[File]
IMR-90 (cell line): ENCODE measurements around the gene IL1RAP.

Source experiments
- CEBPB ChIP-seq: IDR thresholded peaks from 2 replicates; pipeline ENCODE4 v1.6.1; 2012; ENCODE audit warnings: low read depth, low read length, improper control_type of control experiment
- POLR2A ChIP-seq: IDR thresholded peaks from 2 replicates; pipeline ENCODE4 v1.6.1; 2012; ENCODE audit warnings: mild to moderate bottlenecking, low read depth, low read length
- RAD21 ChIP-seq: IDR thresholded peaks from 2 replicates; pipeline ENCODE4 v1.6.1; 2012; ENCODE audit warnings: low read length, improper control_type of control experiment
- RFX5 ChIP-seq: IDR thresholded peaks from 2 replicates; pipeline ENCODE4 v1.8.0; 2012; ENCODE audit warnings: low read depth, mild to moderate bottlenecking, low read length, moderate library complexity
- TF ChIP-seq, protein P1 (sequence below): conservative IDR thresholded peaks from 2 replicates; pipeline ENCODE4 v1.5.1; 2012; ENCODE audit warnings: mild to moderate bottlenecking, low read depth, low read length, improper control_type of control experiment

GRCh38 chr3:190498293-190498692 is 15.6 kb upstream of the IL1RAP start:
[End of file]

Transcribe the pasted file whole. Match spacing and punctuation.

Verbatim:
IMR-90 (cell line): ENCODE measurements around the gene IL1RAP.

Source experiments
- CEBPB ChIP-seq: IDR thresholded peaks from 2 replicates; pipeline ENCODE4 v1.6.1; 2012; ENCODE audit warnings: low read depth, low read length, improper control_type of control experiment
- POLR2A ChIP-seq: IDR thresholded peaks from 2 replicates; pipeline ENCODE4 v1.6.1; 2012; ENCODE audit warnings: mild to moderate bottlenecking, low read depth, low read length
- RAD21 ChIP-seq: IDR thresholded peaks from 2 replicates; pipeline ENCODE4 v1.6.1; 2012; ENCODE audit warnings: low read length, improper control_type of control experiment
- RFX5 ChIP-seq: IDR thresholded peaks from 2 replicates; pipeline ENCODE4 v1.8.0; 2012; ENCODE audit warnings: low read depth, mild to moderate bottlenecking, low read length, moderate library complexity
- TF ChIP-seq, protein P1 (sequence below): conservative IDR thresholded peaks from 2 replicates; pipeline ENCODE4 v1.5.1; 2012; ENCODE audit warnings: mild to moderate bottlenecking, low read depth, low read length, improper control_type of control experiment

GRCh38 chr3:190498293-190498692 is 15.6 kb upstream of the IL1RAP start: